Tuesday, November 21, 2006

NoMachine - The Coolest Thing Since VMware

I finally got around to giving NoMachine a go, and it works great! At the weekend I got around to getting the machine that I was planning on using with NoMachine (and eventually, Xrdp) up and running (I can't remember if I've had that machine sitting around for 1 year, or for 2). I can sit at work and (thanks to some ssh tunnelling) "forget" that the machine I'm actually using is back at the flat. It gives the same sense of "coolness" that VMware gives.

One of the things I've found really useful is session suspend - so that I could connect to the NoMachine server from inside the flat, then suspend the session, go to work and then resume the session, picking up right where I left off.

One thing to note, when using ssh to tunnel the ssh connection that NoMachine will be using (ie, ssh into machine A with a -Llocalport:B:remoteport, so that I can ssh into machine B via machine A) be sure to set "enable SSL encryption of all traffic", otherwise it will try to use ports that aren't being tunnelled and will fall over.

Another thing to note, the "new" machine is running Xubuntu, as it's not a particularly high spec machine (256Mb of RAM and Dual 600MHz P3s), so I use "dbus-launch --exit-with-session xfce4-session" as the custom command to run.

Tuesday, September 05, 2006

EntityManager Injecting Again

I better write this down, as I'll be needing it again when the app I'm writing gets deployed - from this page, the way to get the EntityManager injected again is to add the following


to the APP_SERVER_HOME/domains/domain1/config.default-web.xml (I put it down at the bottom, just before </webapp>)

Tuesday, August 29, 2006

Model Driven Development

IBM's System Journal is running an issue on Model Driven Development. There's something that bugs me a bit in the introduction -

Amazing feats can now be accomplished with sophisticated modeling tools. For example, the latest Dassault Aviation commercial jet, the Falcon 7X®, was designed, simulated, and had its entire bill of materials generated by a CAD/CAM system. It was the first airplane ever designed that flew without any physical models ever being built and discarded. Millions of dollars and significant amounts of time were thus saved. In addition, the completeness of the model makes testing the comfort and safety characteristics of the airplane very simple and quick.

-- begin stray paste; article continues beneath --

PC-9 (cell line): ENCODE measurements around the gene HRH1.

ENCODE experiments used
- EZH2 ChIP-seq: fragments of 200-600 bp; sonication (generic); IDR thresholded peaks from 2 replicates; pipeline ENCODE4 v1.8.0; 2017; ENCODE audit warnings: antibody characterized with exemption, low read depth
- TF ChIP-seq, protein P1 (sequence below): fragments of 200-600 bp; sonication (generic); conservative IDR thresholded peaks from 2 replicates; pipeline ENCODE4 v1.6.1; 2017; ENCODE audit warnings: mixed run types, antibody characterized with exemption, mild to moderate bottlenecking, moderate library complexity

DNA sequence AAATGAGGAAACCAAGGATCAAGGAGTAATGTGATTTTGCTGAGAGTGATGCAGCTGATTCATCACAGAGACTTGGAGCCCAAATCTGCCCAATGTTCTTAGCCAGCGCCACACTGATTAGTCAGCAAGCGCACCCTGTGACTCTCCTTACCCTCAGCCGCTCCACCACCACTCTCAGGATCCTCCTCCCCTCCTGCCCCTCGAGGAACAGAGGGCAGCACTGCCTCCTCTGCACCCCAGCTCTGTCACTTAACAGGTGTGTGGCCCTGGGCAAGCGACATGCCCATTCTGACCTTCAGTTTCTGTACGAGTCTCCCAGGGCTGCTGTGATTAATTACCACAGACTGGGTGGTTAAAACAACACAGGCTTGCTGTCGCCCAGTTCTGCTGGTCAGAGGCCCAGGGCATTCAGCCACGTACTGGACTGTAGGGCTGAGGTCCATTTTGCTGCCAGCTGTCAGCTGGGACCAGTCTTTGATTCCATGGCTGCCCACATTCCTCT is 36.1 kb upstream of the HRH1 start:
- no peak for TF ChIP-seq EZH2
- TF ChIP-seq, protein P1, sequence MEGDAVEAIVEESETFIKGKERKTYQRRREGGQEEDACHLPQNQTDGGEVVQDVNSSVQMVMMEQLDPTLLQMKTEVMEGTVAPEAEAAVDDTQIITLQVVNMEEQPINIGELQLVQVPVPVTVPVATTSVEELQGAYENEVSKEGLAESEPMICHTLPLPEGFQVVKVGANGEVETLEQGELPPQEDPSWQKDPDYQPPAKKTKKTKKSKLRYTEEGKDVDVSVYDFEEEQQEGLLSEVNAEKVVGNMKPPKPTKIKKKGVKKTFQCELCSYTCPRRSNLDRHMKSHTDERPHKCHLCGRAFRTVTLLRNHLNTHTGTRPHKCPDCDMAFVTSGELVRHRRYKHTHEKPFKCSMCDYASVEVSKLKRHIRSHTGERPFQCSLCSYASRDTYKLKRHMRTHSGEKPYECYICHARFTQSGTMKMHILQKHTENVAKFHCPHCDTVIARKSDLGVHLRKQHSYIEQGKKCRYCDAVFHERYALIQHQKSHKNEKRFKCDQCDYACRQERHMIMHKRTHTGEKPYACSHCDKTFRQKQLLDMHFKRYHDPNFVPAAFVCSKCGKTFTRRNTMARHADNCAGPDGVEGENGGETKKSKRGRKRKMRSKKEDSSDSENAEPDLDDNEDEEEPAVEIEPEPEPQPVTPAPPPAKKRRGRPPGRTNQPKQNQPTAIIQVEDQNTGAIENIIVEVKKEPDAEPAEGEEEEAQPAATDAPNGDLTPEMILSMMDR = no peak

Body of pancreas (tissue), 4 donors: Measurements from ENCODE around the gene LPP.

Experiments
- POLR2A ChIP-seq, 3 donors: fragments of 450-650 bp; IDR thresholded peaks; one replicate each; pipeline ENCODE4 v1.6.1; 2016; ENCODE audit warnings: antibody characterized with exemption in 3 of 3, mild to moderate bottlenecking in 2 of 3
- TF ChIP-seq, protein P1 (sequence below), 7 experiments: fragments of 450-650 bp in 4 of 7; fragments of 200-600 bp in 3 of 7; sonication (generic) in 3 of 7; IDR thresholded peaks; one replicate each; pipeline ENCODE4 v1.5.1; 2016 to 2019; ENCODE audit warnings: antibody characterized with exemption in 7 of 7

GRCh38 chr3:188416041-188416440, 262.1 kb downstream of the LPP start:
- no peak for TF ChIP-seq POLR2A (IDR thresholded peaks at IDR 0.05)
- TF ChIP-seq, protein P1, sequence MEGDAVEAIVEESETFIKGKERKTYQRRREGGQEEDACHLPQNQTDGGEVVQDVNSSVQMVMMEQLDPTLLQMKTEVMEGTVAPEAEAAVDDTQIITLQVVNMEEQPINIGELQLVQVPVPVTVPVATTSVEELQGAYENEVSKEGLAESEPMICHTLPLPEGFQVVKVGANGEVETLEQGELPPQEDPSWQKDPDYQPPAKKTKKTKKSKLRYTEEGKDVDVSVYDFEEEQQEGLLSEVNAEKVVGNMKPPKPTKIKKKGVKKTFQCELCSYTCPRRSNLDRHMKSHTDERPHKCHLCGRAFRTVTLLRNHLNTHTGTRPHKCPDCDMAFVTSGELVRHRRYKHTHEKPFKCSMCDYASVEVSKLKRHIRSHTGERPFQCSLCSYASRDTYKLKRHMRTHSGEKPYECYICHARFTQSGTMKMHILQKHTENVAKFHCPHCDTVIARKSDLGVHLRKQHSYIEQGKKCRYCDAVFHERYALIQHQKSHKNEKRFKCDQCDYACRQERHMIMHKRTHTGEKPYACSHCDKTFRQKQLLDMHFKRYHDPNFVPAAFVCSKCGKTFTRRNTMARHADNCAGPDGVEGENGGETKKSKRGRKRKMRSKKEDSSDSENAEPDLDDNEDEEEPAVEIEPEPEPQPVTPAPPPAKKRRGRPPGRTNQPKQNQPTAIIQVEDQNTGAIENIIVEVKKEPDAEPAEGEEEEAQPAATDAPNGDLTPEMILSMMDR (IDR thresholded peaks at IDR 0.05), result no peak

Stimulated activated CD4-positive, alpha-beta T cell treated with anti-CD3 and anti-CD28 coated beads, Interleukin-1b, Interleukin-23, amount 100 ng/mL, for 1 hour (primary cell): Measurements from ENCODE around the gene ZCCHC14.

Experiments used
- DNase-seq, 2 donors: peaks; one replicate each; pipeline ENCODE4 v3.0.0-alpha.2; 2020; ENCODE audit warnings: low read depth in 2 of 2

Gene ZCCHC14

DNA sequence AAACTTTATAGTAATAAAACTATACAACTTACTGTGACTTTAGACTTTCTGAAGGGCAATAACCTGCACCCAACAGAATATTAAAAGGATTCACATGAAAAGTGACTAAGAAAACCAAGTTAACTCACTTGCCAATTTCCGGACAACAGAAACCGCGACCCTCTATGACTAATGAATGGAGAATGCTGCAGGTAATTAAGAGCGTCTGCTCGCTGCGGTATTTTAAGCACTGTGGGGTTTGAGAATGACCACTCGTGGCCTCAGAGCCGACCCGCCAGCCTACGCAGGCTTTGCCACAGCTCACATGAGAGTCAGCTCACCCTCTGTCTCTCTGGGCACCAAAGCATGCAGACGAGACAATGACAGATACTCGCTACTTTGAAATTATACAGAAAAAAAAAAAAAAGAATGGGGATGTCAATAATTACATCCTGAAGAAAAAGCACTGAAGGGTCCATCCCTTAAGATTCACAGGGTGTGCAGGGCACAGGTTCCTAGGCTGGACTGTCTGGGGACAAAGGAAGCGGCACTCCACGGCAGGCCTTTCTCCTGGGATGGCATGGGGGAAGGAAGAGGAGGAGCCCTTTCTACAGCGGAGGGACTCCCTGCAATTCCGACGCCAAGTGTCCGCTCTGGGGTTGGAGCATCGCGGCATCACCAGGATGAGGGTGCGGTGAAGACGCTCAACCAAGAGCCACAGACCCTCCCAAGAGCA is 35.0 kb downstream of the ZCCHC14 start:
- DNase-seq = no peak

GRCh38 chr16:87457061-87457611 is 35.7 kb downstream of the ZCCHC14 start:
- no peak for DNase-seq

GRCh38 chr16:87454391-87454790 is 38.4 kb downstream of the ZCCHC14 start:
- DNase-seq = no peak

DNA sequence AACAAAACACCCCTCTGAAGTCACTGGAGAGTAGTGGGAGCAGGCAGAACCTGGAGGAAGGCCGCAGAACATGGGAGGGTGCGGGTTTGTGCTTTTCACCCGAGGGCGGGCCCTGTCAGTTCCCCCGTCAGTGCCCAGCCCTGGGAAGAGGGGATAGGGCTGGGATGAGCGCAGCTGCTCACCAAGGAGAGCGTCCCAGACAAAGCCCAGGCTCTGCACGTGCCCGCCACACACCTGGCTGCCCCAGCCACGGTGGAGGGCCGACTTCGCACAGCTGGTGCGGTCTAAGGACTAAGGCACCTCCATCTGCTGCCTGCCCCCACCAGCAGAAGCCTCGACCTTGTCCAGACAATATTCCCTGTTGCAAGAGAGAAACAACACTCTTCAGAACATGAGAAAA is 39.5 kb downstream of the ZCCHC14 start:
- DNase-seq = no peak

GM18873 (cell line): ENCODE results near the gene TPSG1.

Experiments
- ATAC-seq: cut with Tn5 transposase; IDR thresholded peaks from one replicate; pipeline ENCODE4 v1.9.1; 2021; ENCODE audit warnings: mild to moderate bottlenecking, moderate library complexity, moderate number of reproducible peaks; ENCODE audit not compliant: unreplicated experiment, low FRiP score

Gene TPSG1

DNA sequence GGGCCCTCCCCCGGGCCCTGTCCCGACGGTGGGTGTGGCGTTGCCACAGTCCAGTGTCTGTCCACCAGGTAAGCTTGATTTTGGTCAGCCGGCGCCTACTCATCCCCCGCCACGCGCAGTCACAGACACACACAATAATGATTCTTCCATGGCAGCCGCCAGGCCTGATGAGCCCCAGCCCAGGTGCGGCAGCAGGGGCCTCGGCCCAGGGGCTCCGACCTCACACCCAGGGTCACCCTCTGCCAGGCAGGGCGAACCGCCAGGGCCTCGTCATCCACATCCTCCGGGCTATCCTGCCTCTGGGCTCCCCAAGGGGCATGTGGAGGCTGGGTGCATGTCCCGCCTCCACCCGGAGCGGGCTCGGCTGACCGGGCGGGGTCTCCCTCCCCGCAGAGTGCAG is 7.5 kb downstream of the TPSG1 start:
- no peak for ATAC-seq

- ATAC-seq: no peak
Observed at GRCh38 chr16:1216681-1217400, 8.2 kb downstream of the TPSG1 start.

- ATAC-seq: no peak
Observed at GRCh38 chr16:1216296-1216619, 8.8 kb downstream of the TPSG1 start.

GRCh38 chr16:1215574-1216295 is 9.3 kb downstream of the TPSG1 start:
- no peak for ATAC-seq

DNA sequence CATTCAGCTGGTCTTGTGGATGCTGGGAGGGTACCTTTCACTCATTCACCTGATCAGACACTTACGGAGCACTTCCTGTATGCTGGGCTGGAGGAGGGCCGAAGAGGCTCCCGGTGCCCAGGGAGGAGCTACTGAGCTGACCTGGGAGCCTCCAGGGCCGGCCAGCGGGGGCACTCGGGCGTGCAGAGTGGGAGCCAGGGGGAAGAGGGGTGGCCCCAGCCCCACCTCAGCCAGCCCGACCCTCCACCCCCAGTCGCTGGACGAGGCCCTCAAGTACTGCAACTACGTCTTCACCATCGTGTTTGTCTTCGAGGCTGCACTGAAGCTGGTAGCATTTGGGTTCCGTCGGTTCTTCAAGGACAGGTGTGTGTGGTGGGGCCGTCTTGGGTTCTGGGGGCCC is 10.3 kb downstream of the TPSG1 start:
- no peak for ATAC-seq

In light of this, the question should be why not model complex software applications

When will people realize that developing software isn't anything at all like building a jet, or a building or any other analogy often used when people are promoting their "improvements" to the software development process? If you must come up with a real world analogy for software development, one good analogy would, oddly enough, be model building.

That's what bugs me about this introduction to MDD - pretty much all software development is in essence the development of a model. So it's hard for me to see how you could make a model of a complex software application that isn't the application itself, unlike with jets and buildings, where the model is far removed from the final product. While MDD operates at fairly high level, from what I've seen of it, you'd be hard pressed to find a MDD tool that doesn't output some form of runnable code. This means you're not really building a model of your complex application separate from your complex application, you're building your complex application. Don't get me wrong - I think there's the potential to get a lot out of using MDD tools - what gets me is the inappropriate analogies to various forms of engineering.

Monday, June 12, 2006


I had my first use of Groovy, the Java Scripting Language (no, not JavaScript :-) ). It's basically a version of the Java language that sucks less. It feels like a mixture of Java and Ruby.

The language itself is fine - they ripped the verbosity out of Java, and it can access Java libraries - which is both a benefit and a curse as while it offers access to a large library, a lot of the Java API (like the Java language) is a bit verbose at times. Still, groovy has some syntactic sugar that lets you avoid using the Java API at times (especially with JDBC stuff, which is why I was using Groovy today).

If you know Java and Ruby/Python, you'll be right at home with Groovy.